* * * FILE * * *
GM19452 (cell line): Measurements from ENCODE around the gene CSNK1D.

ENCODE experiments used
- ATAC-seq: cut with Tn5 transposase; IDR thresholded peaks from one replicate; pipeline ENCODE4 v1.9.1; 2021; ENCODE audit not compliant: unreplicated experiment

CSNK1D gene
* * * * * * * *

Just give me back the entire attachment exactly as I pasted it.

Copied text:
GM19452 (cell line): Measurements from ENCODE around the gene CSNK1D.

ENCODE experiments used
- ATAC-seq: cut with Tn5 transposase; IDR thresholded peaks from one replicate; pipeline ENCODE4 v1.9.1; 2021; ENCODE audit not compliant: unreplicated experiment

CSNK1D gene